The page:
Komatsu digs deep, bets big on Joy Global


Digging even deeper into the market share for both construction and mining equipment, Tokyo-based Komatsu Ltd., the closest rival to world industry leader Caterpillar, said last week that it will purchase struggling mining equipment maker Joy Global, Milwaukee WI, for $2.89 billion in cash.

Set to close in mid-2017, the deal marks Komatsu’s largest-ever acquisition. As part of the $3.7-billion transaction, the Japanese giant has agreed to assume $845 million of Joy Global’s net debt. Once in the fold, Joy Global and its leading brands — P&H, Joy, and recent French acquisition Montabert SAS — will be 100% owned by Komatsu America Corp., based in Rolling Meadows, IL.

Although the bigger Komatsu still won’t match Cat’s size, experts say the deal does put the two firms “toe-to-toe” in virtually all aspects of their operations. “There are just two major players and each one basically does everything,” said Stephen Volkmann, a NYC-based analyst at Jefferies LLC, speaking to reporters last week. Nevertheless, he doubted that the deal would encounter any antitrust issues because the two entities are just distinct enough. Joy Global emphasizes mining and underground work, while Komatsu traditionally focuses on construction and above-grade equipment.

  • To see Joy Global’s investor presentation about its acquisition, click here.

“This is a compelling transaction that delivers substantial and certain value to our stockholders,” said Joy Global CEO Ted Doheny. “Our companies share similar cultures and values… We believe this is the right partnership to meet the evolving needs of our customers while furthering our ability to lead the mining industry with game-changing technologies and best-in-class products.”

From a practical standpoint, Doheny also explained that Joy Global’s board of directors had considered the current formidable market hurdles that seem likely to persist. “The mining industry continues to face cyclical headwinds from oversupplied commodities and reduced end user demand, resulting in cash flow restrictions for most producers, creating an increasingly challenging environment,” he said. “We are also seeing structural changes in the U.S. and China coal industry.”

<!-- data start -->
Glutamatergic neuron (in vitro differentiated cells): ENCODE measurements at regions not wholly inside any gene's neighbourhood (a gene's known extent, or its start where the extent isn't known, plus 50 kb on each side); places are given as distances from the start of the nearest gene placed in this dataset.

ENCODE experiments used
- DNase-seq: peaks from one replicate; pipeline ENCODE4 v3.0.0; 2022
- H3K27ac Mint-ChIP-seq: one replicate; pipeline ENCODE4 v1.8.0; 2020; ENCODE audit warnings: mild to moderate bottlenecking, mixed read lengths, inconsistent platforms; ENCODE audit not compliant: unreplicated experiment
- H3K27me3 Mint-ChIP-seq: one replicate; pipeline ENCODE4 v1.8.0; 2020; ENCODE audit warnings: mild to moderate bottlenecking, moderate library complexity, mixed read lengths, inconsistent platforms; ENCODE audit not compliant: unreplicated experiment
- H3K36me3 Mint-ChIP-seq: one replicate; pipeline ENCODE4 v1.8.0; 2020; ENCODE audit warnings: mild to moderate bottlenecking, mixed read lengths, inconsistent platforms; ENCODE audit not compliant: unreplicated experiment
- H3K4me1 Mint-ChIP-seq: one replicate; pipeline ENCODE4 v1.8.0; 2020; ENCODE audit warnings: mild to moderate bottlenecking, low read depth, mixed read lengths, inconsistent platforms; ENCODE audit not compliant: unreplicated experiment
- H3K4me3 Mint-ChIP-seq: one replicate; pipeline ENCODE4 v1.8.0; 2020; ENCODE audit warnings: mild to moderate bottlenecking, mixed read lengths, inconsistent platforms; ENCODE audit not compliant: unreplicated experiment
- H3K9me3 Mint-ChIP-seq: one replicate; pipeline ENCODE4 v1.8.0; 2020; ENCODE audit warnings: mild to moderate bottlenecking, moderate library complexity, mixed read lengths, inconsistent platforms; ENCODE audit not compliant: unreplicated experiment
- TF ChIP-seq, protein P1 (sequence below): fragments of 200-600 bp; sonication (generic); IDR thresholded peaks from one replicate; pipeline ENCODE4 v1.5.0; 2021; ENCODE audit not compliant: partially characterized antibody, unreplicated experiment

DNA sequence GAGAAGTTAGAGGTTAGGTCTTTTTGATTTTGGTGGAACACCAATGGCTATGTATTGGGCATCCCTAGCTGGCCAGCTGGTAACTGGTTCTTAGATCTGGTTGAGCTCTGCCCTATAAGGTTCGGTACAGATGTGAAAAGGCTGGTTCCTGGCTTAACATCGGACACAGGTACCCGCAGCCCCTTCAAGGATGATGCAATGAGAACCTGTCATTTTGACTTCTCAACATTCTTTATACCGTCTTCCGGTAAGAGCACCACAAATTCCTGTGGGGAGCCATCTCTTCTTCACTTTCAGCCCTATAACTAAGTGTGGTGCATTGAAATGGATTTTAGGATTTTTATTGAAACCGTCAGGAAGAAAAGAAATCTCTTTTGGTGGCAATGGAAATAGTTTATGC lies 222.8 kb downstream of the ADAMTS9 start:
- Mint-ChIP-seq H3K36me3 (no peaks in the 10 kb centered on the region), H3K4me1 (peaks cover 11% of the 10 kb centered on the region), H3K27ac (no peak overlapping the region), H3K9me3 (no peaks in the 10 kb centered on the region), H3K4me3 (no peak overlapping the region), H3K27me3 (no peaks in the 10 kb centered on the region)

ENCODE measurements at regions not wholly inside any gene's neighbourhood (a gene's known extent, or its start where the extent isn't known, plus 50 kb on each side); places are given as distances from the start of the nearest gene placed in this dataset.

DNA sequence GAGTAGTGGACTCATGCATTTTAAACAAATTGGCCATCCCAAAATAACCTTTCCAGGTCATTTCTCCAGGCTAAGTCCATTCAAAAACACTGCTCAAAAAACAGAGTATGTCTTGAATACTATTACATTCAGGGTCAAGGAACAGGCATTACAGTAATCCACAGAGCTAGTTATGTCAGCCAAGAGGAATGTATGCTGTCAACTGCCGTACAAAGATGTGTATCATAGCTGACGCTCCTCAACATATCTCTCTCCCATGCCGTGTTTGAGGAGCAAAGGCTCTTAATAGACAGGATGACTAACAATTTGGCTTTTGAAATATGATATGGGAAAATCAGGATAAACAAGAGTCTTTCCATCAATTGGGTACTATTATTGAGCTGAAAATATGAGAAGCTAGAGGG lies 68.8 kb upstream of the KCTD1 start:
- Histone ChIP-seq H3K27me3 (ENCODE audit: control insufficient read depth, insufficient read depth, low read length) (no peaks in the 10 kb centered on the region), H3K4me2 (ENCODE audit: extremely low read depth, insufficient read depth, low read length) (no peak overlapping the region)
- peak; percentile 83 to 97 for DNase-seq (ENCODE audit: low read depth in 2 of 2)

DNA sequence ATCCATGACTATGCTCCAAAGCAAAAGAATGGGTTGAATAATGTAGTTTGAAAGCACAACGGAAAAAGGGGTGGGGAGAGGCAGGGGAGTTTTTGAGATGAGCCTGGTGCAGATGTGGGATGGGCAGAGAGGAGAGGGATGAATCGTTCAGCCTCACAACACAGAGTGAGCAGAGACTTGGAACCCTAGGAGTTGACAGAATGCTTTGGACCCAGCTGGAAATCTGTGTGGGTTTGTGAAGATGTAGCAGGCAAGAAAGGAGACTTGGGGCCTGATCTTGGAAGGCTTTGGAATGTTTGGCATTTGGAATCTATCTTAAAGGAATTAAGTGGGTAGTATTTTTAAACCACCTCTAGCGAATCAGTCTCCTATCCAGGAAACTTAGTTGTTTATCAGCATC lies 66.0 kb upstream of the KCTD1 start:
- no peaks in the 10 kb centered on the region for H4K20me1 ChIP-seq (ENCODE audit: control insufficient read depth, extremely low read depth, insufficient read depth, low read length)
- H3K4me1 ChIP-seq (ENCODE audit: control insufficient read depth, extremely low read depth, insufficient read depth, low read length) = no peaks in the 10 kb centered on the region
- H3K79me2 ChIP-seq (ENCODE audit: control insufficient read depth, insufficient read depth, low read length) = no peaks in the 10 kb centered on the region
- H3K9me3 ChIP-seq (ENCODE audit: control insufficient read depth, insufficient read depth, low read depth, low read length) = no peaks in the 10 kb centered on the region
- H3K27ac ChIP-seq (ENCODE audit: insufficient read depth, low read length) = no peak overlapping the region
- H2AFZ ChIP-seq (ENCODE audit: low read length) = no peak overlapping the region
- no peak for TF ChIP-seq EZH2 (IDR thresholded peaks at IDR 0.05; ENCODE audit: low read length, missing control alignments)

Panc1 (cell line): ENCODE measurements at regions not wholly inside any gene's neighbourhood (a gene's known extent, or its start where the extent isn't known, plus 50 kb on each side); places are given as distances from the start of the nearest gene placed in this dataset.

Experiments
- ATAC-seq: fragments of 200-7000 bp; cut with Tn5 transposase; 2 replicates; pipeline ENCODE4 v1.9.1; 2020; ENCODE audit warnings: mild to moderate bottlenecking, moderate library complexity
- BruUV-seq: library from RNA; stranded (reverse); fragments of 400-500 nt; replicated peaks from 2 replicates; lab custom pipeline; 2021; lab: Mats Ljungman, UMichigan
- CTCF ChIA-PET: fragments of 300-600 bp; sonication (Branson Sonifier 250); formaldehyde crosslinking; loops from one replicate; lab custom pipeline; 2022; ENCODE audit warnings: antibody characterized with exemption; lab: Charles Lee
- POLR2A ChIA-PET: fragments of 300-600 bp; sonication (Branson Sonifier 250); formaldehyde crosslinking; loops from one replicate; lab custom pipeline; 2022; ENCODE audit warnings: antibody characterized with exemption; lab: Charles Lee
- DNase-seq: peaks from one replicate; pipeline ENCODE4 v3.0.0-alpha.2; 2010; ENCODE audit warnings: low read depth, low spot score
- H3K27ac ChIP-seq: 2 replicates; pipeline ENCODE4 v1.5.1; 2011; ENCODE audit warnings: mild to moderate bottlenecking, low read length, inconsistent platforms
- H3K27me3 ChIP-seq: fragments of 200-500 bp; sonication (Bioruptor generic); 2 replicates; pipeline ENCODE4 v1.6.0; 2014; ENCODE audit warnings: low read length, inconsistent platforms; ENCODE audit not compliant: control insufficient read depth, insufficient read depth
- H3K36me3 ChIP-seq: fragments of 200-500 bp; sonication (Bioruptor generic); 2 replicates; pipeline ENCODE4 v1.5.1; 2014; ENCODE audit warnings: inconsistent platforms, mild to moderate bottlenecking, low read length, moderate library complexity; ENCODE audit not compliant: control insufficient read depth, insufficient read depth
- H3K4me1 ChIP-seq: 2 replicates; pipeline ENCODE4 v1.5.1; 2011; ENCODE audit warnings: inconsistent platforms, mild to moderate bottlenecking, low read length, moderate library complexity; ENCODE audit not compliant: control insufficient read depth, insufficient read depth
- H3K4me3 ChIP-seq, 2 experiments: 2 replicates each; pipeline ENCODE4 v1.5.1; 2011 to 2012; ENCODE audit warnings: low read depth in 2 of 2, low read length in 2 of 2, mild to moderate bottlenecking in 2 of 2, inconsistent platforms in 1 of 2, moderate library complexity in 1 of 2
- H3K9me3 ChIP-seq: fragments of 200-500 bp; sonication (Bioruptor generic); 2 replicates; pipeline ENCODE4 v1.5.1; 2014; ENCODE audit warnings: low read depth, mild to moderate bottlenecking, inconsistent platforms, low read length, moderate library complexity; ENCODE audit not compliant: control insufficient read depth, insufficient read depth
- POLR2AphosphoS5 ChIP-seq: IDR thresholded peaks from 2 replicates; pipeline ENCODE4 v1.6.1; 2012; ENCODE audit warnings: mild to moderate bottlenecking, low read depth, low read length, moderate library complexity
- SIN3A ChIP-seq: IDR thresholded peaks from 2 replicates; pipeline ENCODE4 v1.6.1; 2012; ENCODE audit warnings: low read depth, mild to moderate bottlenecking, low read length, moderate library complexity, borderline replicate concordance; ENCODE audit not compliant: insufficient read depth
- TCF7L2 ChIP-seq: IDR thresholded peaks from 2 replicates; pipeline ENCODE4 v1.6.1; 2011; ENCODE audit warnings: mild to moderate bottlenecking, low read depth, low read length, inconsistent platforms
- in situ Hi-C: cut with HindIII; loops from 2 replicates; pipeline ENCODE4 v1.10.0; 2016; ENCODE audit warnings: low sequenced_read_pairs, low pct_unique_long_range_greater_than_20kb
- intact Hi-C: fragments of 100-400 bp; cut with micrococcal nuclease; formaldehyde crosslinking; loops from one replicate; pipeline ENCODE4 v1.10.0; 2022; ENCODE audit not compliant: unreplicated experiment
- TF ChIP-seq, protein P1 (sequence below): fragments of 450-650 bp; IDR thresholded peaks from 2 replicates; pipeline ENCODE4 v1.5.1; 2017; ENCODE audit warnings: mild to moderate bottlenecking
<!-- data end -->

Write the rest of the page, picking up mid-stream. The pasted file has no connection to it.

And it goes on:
Challenge and opportunity

Indeed, the timing of the acquisition may appear bold — even audacious — to some on Wall Street, given the mining industry has taken a beating in recent years, with steep declines in metal and coal prices taking a serious toll on industry players. In addition to canceled projects, conditions have slowed sales on items ranging from underground tunneling kits for copper mining to large shovels involved coal removal. Joy Global, in particular, has suffered from a drop in business from U.S. coal. The firm posted losses of $1.18 billion in fiscal 2015, and its shares have lost more than 50% of their value since January 2015. By comparison, Komatsu shares declined 20% over the same period.

“Over the long term… the mining equipment business is projected to grow, driven by population growth and rapid urbanization around the world”

— Komatsu Public Statement, July 21, 2016

“Demand for mining equipment has declined dramatically from the peak, reflecting economic slowdown in emerging countries and low commodity prices,” Komatsu conceded in announcing the deal. “Over the long term, however, the mining equipment business is projected to grow, driven by population growth and rapid urbanization around the world. In terms of mining techniques, economic rationale will call for use of larger equipment in surface mining as well as further development of underground mining.”

With the acquisition, Komatsu now becomes a meaningful participant in underground mining, as well. Merging manufacturing technologies and linking products through Komatsu’s fleet management system will further capabilities on both sides “to optimize machine performance and enhance automation for safety and productivity gains,” added Komatsu.

Joy Global’s surface mining equipment includes rope shovels, super large wheel loaders, draglines and drills, which Komatsu believes will pair well with its own super large electric dump truck.

Both firms will continue to operate independently until the deal is finalized next summer. Komatsu also has said that it intends to keep all of Joy Global’s well-known existing brand names. In the meantime, financial advisors Goldman, Sachs & Co., representing Joy Global, and Mitsubishi UFJ Morgan Stanley Securities Co., Ltd., representing  Komatsu, will continue working out the final details of the deal.

Rob McManamy contributed to this story.